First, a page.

Ask the expert: Why did Health Canada change its recommendations for baby's first food?

By Dr. Sheila Innis on April 19, 2013
I read recently that Health Canada has changed its recommendations for baby’s first food from rice cereal to meats and meat alternatives. Why is that?

Answer from Dr. Sheila Innis, Director, Nutrition & Metabolism Research Program, Child & Family Research Institute at BC Children’s Hospital:

In September 2012, Health Canada provided updated guidelines for feeding infants from birth to six months of age. These guidelines continue to recommend that infants should be breastfed until about six months of age and that the first foods introduced should be foods that are rich sources of iron. This is because although healthy term infants are born with a good body store of iron, this becomes depleted by about six months of age. Although the iron in mother’s milk is highly available, the amount is not sufficient to support the continuing rapid growth of infants in the next six months of life.

Introducing good sources of iron prevents infants from developing iron deficiency anemia, a problem that has been linked to poor brain development.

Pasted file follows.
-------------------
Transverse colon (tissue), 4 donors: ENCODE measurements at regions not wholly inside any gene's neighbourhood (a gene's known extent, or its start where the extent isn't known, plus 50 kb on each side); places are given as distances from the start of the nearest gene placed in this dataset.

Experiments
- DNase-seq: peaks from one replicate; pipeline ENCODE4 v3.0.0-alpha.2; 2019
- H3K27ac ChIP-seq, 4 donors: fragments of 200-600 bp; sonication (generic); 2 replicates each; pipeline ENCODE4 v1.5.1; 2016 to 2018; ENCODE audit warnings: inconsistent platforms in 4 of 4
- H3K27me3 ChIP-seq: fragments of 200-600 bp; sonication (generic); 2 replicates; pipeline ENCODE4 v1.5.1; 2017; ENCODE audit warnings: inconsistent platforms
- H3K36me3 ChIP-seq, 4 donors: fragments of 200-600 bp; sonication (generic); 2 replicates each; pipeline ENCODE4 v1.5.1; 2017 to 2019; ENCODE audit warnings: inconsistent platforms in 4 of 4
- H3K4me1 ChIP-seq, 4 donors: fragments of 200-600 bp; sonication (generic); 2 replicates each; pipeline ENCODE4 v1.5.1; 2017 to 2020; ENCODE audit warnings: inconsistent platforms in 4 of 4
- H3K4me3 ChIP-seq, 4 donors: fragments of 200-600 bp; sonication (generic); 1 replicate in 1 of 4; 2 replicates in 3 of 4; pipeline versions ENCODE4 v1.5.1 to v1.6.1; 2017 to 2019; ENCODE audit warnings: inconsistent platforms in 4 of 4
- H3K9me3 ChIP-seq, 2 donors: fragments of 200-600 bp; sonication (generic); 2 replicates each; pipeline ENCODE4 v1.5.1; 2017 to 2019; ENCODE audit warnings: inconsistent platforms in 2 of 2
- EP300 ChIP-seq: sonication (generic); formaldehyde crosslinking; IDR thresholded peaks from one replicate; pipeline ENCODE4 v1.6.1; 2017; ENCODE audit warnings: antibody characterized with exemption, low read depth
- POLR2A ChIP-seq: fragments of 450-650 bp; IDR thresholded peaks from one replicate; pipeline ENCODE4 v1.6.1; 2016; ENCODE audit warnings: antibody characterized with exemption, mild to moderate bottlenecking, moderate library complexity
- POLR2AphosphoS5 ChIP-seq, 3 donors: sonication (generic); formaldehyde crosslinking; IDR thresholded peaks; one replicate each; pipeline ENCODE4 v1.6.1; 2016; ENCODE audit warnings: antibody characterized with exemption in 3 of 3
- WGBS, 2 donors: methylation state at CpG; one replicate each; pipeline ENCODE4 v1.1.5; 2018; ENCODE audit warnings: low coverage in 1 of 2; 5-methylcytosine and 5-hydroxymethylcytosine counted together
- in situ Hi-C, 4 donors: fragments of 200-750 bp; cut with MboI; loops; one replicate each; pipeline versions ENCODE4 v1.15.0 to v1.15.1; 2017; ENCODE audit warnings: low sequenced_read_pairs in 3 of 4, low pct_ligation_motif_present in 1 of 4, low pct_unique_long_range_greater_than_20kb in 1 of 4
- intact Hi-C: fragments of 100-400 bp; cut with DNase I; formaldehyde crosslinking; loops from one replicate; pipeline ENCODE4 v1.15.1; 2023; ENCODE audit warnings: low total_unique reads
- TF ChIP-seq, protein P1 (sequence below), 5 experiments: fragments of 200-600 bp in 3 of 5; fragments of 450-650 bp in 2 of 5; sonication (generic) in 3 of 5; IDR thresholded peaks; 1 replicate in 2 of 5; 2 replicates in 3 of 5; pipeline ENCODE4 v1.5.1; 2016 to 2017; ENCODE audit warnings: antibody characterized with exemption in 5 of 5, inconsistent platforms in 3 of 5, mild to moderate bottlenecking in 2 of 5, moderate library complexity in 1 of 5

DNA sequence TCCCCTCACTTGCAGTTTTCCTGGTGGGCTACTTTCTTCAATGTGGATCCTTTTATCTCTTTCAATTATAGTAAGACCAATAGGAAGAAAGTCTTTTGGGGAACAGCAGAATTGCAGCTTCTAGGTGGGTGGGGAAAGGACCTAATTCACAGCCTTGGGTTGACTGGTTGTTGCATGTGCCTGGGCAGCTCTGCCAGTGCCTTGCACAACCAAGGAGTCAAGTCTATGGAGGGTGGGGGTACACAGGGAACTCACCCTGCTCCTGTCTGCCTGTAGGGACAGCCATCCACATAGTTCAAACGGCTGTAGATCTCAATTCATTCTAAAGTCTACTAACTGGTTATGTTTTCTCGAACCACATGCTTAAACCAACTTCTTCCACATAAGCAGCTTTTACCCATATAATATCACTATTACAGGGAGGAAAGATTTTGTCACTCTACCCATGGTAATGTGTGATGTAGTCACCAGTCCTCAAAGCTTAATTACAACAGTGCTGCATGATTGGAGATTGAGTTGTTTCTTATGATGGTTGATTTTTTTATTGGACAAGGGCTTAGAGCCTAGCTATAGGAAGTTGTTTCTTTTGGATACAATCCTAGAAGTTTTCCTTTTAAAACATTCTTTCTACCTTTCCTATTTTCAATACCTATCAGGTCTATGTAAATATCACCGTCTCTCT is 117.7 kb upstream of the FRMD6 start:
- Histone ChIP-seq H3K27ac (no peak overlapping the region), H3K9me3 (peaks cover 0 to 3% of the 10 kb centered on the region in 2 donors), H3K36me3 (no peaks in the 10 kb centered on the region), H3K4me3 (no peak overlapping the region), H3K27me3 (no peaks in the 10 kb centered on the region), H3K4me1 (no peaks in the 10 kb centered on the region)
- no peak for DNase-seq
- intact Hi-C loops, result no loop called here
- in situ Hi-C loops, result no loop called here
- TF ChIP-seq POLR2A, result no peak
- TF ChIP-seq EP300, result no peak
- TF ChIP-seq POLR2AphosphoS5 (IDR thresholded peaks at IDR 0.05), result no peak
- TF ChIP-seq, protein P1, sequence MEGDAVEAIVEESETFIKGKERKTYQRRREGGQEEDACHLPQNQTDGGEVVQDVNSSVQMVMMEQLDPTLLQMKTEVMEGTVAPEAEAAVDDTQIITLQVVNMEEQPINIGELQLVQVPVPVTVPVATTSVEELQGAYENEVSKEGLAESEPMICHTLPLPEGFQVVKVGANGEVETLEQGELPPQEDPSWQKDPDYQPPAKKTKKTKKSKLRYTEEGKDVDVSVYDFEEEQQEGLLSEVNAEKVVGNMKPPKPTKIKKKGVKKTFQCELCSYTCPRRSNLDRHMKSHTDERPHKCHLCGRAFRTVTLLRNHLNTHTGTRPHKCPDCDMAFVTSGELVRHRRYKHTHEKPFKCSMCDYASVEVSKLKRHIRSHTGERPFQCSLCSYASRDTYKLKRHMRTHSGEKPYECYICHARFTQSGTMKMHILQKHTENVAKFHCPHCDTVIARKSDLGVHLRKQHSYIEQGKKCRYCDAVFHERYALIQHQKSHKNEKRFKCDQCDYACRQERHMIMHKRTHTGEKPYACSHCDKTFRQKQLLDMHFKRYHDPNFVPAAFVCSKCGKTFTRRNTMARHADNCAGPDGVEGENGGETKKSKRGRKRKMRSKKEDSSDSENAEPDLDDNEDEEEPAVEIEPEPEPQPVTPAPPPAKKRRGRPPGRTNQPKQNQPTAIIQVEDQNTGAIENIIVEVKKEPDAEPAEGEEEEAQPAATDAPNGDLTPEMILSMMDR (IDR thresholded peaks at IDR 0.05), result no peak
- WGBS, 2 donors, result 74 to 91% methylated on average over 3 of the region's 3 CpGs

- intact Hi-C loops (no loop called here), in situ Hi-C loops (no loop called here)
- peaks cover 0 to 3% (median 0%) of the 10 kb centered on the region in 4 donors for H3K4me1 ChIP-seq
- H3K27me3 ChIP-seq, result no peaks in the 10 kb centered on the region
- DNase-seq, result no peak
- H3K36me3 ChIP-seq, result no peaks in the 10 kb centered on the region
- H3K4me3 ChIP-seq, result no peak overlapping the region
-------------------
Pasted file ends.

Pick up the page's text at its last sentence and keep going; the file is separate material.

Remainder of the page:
Health Canada recommends meats as first foods because meats are good sources of iron and the type of iron is highly bioavailable.

The advice from Health Canada to include meat and meat alternatives as good first foods dates back to 2004. Other sources of iron, such as iron-fortified infant cereals, legumes and tofu can also be given. However, the iron in these foods is not as available as the iron in meat and more may be needed.

Ensuring high nutritional quality in the foods that are offered first is very important because young infants of about six months only consume very small amounts, just a couple of tablespoons per feeding. A good approach is to include highly nutritious foods two or more times per day.

Originally published in ParentsCanada magazine, May/June 2013.

By Dr. Sheila Innis| April 19, 2013

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